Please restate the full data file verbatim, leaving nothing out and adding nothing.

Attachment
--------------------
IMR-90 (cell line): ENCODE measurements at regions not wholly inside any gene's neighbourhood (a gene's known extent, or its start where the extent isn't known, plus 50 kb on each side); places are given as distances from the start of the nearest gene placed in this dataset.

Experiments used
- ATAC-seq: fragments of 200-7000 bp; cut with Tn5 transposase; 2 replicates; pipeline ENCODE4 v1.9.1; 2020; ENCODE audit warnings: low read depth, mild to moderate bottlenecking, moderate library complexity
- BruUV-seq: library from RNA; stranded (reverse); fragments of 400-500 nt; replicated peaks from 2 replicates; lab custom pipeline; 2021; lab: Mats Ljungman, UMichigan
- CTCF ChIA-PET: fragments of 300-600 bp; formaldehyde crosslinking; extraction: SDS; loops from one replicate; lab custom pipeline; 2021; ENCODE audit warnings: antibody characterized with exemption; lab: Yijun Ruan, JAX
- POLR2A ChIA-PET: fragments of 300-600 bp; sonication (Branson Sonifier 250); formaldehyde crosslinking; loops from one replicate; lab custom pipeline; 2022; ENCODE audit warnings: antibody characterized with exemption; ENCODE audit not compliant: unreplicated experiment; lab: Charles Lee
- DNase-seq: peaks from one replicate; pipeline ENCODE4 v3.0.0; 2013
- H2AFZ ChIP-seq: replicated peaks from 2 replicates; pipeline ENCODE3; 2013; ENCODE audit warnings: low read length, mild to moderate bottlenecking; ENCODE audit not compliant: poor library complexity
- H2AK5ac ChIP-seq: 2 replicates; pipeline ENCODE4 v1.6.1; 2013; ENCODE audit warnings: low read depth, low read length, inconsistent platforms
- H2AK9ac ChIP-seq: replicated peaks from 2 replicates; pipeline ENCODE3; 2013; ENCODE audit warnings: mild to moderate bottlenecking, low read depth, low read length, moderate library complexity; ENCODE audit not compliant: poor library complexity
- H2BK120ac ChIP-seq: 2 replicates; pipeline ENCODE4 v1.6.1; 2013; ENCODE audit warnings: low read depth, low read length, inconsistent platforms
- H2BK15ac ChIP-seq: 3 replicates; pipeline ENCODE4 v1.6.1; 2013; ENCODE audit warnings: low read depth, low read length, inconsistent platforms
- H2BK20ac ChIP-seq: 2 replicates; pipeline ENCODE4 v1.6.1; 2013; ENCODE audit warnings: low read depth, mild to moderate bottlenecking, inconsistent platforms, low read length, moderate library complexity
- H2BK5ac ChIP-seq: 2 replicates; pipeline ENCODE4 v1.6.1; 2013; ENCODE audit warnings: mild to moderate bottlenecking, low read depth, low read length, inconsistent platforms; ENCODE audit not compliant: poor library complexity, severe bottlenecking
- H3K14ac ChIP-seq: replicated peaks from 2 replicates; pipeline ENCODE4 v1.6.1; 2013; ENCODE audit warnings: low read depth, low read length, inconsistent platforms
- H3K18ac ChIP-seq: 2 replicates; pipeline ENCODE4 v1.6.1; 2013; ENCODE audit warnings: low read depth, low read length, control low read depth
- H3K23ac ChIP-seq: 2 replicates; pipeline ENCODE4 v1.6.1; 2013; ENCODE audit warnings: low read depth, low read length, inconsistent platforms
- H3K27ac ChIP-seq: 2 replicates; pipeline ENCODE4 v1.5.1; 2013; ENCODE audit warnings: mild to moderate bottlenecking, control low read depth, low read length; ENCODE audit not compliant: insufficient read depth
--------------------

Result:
IMR-90 (cell line): ENCODE measurements at regions not wholly inside any gene's neighbourhood (a gene's known extent, or its start where the extent isn't known, plus 50 kb on each side); places are given as distances from the start of the nearest gene placed in this dataset.

Experiments used
- ATAC-seq: fragments of 200-7000 bp; cut with Tn5 transposase; 2 replicates; pipeline ENCODE4 v1.9.1; 2020; ENCODE audit warnings: low read depth, mild to moderate bottlenecking, moderate library complexity
- BruUV-seq: library from RNA; stranded (reverse); fragments of 400-500 nt; replicated peaks from 2 replicates; lab custom pipeline; 2021; lab: Mats Ljungman, UMichigan
- CTCF ChIA-PET: fragments of 300-600 bp; formaldehyde crosslinking; extraction: SDS; loops from one replicate; lab custom pipeline; 2021; ENCODE audit warnings: antibody characterized with exemption; lab: Yijun Ruan, JAX
- POLR2A ChIA-PET: fragments of 300-600 bp; sonication (Branson Sonifier 250); formaldehyde crosslinking; loops from one replicate; lab custom pipeline; 2022; ENCODE audit warnings: antibody characterized with exemption; ENCODE audit not compliant: unreplicated experiment; lab: Charles Lee
- DNase-seq: peaks from one replicate; pipeline ENCODE4 v3.0.0; 2013
- H2AFZ ChIP-seq: replicated peaks from 2 replicates; pipeline ENCODE3; 2013; ENCODE audit warnings: low read length, mild to moderate bottlenecking; ENCODE audit not compliant: poor library complexity
- H2AK5ac ChIP-seq: 2 replicates; pipeline ENCODE4 v1.6.1; 2013; ENCODE audit warnings: low read depth, low read length, inconsistent platforms
- H2AK9ac ChIP-seq: replicated peaks from 2 replicates; pipeline ENCODE3; 2013; ENCODE audit warnings: mild to moderate bottlenecking, low read depth, low read length, moderate library complexity; ENCODE audit not compliant: poor library complexity
- H2BK120ac ChIP-seq: 2 replicates; pipeline ENCODE4 v1.6.1; 2013; ENCODE audit warnings: low read depth, low read length, inconsistent platforms
- H2BK15ac ChIP-seq: 3 replicates; pipeline ENCODE4 v1.6.1; 2013; ENCODE audit warnings: low read depth, low read length, inconsistent platforms
- H2BK20ac ChIP-seq: 2 replicates; pipeline ENCODE4 v1.6.1; 2013; ENCODE audit warnings: low read depth, mild to moderate bottlenecking, inconsistent platforms, low read length, moderate library complexity
- H2BK5ac ChIP-seq: 2 replicates; pipeline ENCODE4 v1.6.1; 2013; ENCODE audit warnings: mild to moderate bottlenecking, low read depth, low read length, inconsistent platforms; ENCODE audit not compliant: poor library complexity, severe bottlenecking
- H3K14ac ChIP-seq: replicated peaks from 2 replicates; pipeline ENCODE4 v1.6.1; 2013; ENCODE audit warnings: low read depth, low read length, inconsistent platforms
- H3K18ac ChIP-seq: 2 replicates; pipeline ENCODE4 v1.6.1; 2013; ENCODE audit warnings: low read depth, low read length, control low read depth
- H3K23ac ChIP-seq: 2 replicates; pipeline ENCODE4 v1.6.1; 2013; ENCODE audit warnings: low read depth, low read length, inconsistent platforms
- H3K27ac ChIP-seq: 2 replicates; pipeline ENCODE4 v1.5.1; 2013; ENCODE audit warnings: mild to moderate bottlenecking, control low read depth, low read length; ENCODE audit not compliant: insufficient read depth